• Don’t forget to name the tree! Creating a weatherproof sign for your tree is another great side project the family can do together. The sign can include the tree’s botanical name, its common name, and the name your family chose for it.
  • Give Follow-Up Care. Keep your young tree well-watered during its first few seasons in the ground, but don’t overwater. The frequency of watering needed will depend on soil type, temperature, and rainfall, so check the soil moisture in both the roots and the backfill a couple times a week for the first month or two; then weekly after that.
  • Every year, gather the family and take a picture around the tree. Collect the photos together in an album. As the years pass you’ll create a wonderful keepsake to pass down, a true family tree.

3Build a Terrarium

Terrariums have grown in popularity as an easy way to add a little greenery inside the house. A terrarium is a miniature garden grown inside a glass or plastic container. In most cases, it’s low maintenance and good starter project for introducing kids to gardening. For this you’ll need a good sized container, small gravel, potting soil, plants that will grow well indoors, and any decoration you may want to add.


  • Find an appropriate container. Glass jars, fish bowls and tanks, clear plastic bottles and food containers can all make fine terrariums. Just make sure there is enough room to reach your hand into your container for planting and maintenance. Depending on the plants that you choose, you can have an open or closed terrarium. For instance, if you want succulents, it can be closed. Herbs and other plants may need an open terrarium.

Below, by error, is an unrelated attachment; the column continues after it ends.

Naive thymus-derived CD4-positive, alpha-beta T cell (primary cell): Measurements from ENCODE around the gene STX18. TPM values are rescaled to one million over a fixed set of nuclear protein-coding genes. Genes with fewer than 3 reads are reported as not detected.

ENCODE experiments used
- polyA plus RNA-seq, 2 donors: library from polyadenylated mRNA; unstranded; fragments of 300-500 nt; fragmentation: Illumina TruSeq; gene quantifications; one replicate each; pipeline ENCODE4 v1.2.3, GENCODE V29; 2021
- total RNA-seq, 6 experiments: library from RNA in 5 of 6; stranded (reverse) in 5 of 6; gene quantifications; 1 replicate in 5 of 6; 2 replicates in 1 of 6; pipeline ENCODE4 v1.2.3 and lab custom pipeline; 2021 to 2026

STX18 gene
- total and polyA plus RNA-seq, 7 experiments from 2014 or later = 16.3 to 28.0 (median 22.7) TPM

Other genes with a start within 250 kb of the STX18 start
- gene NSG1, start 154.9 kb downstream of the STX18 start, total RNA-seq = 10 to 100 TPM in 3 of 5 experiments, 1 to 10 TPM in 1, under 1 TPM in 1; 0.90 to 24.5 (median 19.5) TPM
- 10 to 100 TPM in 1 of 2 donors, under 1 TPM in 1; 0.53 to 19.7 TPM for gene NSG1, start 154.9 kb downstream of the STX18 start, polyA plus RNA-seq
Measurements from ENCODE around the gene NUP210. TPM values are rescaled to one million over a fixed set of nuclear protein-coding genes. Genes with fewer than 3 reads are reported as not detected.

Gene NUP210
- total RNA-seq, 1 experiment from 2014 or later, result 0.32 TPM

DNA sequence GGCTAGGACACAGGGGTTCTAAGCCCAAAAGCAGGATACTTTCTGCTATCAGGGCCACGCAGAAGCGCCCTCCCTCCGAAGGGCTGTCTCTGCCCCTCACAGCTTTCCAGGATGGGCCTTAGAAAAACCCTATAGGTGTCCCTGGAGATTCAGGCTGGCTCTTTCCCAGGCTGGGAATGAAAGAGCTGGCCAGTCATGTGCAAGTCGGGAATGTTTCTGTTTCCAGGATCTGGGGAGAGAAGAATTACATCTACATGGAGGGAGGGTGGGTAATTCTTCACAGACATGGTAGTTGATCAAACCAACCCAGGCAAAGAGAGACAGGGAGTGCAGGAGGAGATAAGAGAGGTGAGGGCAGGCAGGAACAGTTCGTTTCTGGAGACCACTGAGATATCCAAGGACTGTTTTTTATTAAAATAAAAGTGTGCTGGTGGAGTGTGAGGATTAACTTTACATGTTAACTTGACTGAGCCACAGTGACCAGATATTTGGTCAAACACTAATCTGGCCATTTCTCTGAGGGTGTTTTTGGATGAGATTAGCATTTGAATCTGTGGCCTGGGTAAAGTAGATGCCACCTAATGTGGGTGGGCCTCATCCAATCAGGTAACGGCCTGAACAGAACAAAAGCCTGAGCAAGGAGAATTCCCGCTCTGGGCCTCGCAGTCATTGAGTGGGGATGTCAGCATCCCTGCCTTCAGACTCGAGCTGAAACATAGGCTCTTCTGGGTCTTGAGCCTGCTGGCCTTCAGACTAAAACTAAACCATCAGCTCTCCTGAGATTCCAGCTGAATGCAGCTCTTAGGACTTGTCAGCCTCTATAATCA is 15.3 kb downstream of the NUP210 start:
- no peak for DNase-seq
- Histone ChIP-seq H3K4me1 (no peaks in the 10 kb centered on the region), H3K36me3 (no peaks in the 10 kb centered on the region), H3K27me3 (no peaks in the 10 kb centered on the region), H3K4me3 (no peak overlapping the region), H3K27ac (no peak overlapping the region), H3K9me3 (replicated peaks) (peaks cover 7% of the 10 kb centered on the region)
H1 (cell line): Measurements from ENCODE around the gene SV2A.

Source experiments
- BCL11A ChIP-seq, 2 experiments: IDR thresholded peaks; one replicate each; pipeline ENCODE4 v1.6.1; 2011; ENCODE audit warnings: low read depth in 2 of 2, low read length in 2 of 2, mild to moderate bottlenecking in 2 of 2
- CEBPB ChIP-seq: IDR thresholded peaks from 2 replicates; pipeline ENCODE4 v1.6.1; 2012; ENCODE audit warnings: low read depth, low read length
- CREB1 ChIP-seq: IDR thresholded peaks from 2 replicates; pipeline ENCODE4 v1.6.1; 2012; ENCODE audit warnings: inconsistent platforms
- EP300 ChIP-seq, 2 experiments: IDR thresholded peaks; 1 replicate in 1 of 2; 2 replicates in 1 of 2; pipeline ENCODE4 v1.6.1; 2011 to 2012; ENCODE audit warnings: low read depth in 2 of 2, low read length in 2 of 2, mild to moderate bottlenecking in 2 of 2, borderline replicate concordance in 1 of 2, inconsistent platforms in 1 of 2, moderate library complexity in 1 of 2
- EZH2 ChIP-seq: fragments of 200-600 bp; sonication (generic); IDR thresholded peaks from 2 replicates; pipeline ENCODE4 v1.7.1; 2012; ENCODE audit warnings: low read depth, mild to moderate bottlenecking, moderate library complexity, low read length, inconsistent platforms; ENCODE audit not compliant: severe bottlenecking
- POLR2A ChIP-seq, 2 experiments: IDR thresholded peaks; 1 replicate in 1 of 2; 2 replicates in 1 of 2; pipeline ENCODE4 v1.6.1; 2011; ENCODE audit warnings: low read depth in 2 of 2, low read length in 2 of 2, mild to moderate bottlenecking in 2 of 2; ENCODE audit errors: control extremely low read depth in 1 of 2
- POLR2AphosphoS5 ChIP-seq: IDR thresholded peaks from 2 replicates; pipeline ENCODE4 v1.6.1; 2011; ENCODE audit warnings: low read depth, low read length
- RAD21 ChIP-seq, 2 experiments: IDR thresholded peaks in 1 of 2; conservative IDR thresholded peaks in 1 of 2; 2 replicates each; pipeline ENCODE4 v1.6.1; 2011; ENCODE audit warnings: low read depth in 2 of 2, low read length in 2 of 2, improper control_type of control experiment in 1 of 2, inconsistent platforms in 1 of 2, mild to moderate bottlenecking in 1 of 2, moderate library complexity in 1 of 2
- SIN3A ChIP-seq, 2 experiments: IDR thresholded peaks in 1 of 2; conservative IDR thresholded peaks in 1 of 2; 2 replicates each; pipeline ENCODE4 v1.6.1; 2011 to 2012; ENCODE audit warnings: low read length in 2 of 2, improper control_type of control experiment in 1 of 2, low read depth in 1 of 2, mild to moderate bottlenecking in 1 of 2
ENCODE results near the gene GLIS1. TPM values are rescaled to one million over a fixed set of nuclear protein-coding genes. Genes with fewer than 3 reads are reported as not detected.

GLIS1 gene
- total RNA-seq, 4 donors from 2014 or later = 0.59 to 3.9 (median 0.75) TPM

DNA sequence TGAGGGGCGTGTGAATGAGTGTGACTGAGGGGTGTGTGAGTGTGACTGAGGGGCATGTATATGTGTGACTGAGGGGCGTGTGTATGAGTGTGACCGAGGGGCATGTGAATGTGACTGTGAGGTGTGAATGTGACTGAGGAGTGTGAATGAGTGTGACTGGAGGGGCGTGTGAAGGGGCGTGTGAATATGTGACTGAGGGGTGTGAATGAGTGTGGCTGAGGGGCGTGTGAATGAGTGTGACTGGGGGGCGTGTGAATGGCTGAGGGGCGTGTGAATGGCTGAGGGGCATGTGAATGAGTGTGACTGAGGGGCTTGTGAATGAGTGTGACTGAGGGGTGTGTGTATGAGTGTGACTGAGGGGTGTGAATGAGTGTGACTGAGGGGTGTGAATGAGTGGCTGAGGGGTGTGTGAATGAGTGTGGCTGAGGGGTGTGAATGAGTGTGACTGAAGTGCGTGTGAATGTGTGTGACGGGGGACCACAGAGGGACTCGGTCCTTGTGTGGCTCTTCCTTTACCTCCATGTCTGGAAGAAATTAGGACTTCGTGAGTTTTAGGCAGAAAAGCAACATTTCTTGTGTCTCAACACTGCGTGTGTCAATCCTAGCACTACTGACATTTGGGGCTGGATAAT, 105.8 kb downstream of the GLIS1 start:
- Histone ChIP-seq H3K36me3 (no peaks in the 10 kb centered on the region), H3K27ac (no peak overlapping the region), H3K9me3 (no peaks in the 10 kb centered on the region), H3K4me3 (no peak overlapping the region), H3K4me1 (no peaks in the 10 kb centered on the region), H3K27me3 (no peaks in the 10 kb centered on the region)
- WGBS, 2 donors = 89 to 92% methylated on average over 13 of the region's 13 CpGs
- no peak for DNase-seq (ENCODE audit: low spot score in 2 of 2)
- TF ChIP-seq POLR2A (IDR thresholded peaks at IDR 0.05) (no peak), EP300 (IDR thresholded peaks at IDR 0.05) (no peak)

• Clean the container using soapy water and rinse well. Dry completely.
  • Cover the bottom of the container with ½ inch (for small containers) to 1-1/2 inch (for large containers) of pea gravel for drainage. This mimics the bedrock found under our soils and allows access water to drain from the soil.
  • Next fill the container to approximately one-third to one-half full with moist, sterilized potting mix.
  • Next add your plants. You need to look for plants that are small, slow-growing, and perform well in humid environments. Many choose succulents, but you can also choose herbs or other plants like African violet, artillery fern, false aralia, jade plant, miniature peperomia, nerve plant, oxalis, pink polka dot plant, prayer plant, small ferns, small peace lilies, small philodendrons, spider plant, strawberry begonia, and Swedish ivy.
  • Once the plants are placed in the soil, and there’s enough water to keep them growing, you can add in creative and decorative objects to make your own landscape scene. For instance you may want to add decorative rocks, small animal figurines, small bridges or mirrors to look like mini ponds.
  • Place the terrarium in a windowsill with indirect lighting or under grow lights. Do not place it in strong direct sunlight or water will evaporate too quickly and plants may scorch.
  • Observe your terrarium closely for the first few days to make sure you have the proper moisture level. The soil needs to be moist, but not so that the plants are downed.
  • Check on your terrarium periodically. Prune or remove plants with excessive growth. You want to avoid plant leaves touching the sides of the container as much as possible to prevent constant water sitting on the foliage. Also check on the moisture levels as some water may be lost over time.

Gardening with your kids can be a fun and memorable experience for them for years to come. These are sure to create lasting ones while also giving back to you in useful ways.